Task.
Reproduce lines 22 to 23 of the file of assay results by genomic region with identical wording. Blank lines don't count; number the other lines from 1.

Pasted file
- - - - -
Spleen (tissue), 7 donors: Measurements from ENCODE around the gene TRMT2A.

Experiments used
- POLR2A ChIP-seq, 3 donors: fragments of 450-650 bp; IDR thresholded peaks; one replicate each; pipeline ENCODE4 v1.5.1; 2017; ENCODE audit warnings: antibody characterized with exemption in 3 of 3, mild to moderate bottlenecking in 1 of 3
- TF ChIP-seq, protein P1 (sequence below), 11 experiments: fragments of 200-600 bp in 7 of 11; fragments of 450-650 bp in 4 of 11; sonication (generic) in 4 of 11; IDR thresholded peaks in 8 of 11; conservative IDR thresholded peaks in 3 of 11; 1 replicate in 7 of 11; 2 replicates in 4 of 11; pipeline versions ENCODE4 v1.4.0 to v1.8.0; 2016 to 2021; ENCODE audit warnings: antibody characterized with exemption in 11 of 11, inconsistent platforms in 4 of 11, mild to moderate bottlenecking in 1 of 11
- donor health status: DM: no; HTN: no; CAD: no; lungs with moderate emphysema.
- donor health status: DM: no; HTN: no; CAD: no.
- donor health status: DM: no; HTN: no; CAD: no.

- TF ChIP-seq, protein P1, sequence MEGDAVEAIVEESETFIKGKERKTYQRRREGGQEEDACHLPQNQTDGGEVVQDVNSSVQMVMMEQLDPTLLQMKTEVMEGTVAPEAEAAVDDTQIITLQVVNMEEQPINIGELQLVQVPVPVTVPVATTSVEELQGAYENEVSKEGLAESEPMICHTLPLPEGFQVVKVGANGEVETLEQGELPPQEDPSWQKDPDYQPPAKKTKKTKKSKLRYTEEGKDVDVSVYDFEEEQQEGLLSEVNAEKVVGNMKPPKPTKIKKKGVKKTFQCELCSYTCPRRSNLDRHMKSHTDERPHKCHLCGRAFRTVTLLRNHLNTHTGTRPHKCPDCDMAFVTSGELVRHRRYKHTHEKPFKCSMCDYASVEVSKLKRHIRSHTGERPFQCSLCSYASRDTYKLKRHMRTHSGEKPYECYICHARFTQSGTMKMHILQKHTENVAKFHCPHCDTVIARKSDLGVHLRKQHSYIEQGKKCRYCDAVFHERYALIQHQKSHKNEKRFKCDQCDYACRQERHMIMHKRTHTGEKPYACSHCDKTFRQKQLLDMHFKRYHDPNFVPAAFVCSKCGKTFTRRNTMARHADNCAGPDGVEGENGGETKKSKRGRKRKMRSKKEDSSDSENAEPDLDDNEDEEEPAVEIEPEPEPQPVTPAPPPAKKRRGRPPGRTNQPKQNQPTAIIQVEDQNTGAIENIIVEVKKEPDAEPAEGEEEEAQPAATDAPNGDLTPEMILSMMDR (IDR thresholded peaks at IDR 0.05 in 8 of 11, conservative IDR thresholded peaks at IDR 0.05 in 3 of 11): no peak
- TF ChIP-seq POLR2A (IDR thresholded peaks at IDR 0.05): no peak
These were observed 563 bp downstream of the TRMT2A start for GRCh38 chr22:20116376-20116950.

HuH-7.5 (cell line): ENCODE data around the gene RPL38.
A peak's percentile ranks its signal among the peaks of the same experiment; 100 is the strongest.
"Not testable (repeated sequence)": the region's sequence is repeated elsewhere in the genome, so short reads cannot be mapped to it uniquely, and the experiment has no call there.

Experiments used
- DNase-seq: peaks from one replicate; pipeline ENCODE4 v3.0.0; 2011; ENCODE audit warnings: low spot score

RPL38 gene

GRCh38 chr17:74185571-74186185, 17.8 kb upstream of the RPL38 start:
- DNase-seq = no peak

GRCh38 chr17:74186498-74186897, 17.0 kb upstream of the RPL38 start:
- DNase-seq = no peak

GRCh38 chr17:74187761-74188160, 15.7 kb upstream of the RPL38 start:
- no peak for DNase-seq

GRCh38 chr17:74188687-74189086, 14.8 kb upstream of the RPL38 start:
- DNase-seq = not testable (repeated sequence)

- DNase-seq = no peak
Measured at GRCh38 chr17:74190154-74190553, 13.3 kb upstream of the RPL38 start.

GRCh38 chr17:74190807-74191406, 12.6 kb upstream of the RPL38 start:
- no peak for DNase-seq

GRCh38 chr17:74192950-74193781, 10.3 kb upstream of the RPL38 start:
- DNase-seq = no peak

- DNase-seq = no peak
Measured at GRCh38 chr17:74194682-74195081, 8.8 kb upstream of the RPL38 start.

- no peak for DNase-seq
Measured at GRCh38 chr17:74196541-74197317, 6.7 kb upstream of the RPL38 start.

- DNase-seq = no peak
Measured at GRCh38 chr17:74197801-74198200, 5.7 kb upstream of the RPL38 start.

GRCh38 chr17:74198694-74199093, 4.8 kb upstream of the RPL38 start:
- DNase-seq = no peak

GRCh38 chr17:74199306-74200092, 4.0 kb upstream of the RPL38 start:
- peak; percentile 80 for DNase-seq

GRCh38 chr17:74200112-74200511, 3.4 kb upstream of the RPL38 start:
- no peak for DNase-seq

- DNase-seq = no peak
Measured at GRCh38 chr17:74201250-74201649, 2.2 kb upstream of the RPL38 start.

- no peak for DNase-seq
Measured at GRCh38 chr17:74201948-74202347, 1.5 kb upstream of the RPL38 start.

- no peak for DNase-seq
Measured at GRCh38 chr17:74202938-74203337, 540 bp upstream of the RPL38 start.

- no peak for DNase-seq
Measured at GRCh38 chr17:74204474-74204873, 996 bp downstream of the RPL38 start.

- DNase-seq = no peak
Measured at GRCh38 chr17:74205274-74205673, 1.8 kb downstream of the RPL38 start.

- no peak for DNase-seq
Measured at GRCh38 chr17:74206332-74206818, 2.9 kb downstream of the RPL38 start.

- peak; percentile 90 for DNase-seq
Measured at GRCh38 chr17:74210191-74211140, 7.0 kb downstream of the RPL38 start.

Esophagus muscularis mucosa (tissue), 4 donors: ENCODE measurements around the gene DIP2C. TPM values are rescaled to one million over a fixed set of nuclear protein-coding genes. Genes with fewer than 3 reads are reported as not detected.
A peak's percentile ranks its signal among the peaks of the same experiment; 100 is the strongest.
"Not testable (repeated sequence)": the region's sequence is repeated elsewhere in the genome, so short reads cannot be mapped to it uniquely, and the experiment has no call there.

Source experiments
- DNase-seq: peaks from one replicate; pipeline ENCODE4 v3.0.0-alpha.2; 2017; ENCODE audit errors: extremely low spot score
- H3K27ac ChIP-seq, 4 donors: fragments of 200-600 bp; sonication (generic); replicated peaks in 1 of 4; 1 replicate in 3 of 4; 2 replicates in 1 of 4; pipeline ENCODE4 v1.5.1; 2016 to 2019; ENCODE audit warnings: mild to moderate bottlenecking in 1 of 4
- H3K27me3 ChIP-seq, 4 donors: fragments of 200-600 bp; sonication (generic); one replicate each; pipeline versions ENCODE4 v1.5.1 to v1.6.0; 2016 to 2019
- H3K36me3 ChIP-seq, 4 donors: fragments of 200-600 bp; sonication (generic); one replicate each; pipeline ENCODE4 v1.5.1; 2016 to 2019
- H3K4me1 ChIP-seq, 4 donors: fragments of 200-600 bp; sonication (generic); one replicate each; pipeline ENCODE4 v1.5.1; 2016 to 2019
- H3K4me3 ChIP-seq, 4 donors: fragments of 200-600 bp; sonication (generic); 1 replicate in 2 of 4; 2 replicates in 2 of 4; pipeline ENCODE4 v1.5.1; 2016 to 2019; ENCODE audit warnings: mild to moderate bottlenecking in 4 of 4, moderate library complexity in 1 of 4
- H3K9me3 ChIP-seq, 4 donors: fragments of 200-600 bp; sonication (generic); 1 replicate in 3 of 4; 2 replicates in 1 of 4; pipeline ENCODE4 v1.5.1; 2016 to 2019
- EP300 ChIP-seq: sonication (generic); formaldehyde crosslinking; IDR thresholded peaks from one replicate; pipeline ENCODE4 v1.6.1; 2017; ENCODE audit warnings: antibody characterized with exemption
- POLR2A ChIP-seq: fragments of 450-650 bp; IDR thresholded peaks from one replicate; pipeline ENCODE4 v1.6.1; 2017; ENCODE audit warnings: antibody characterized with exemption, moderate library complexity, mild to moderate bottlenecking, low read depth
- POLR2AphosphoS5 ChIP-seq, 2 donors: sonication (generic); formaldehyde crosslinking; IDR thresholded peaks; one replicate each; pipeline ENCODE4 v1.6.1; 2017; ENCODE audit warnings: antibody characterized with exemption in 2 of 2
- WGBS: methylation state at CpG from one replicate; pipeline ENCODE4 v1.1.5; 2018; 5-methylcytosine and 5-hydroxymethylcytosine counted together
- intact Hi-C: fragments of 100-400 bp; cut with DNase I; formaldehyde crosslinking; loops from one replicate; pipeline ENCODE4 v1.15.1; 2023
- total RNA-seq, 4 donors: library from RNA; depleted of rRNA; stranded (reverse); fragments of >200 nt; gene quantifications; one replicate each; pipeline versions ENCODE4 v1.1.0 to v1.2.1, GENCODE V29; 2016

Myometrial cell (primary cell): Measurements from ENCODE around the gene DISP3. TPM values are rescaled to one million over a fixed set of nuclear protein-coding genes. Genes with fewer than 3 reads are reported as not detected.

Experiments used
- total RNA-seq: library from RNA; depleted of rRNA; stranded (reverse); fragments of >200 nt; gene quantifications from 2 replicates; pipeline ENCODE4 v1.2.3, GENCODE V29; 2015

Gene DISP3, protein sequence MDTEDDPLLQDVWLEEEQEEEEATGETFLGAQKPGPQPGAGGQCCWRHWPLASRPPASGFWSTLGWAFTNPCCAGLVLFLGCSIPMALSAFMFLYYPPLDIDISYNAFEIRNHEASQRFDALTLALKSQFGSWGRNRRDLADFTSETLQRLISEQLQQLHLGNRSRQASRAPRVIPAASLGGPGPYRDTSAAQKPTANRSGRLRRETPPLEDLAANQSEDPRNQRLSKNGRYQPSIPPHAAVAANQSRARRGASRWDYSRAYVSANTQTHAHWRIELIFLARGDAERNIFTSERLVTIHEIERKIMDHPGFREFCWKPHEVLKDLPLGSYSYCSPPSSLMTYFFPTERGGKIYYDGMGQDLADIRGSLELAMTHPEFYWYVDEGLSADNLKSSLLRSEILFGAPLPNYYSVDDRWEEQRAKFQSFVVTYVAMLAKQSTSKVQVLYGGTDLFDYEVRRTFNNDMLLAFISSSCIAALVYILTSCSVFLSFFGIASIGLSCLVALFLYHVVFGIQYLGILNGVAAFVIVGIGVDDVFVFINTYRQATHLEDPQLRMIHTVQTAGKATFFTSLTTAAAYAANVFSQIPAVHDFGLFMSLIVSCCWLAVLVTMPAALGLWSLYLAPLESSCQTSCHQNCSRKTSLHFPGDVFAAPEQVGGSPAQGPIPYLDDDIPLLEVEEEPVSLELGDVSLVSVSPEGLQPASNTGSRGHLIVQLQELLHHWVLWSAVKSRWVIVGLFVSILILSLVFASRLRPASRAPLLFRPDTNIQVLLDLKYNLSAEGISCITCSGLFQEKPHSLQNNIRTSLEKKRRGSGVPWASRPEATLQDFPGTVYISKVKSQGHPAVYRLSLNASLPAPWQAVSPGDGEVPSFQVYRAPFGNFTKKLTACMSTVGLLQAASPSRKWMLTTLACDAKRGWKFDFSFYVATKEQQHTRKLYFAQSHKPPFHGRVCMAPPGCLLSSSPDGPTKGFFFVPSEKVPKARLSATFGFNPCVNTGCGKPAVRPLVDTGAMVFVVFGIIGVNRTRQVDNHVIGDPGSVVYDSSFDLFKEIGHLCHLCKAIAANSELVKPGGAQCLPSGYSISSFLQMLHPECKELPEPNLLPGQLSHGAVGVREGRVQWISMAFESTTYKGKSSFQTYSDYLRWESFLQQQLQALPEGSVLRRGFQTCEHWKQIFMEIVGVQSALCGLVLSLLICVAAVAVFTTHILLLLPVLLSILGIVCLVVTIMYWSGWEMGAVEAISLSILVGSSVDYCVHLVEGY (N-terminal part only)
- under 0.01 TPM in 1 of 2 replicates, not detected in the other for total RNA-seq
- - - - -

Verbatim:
- no peak for DNase-seq

GRCh38 chr17:74188687-74189086, 14.8 kb upstream of the RPL38 start: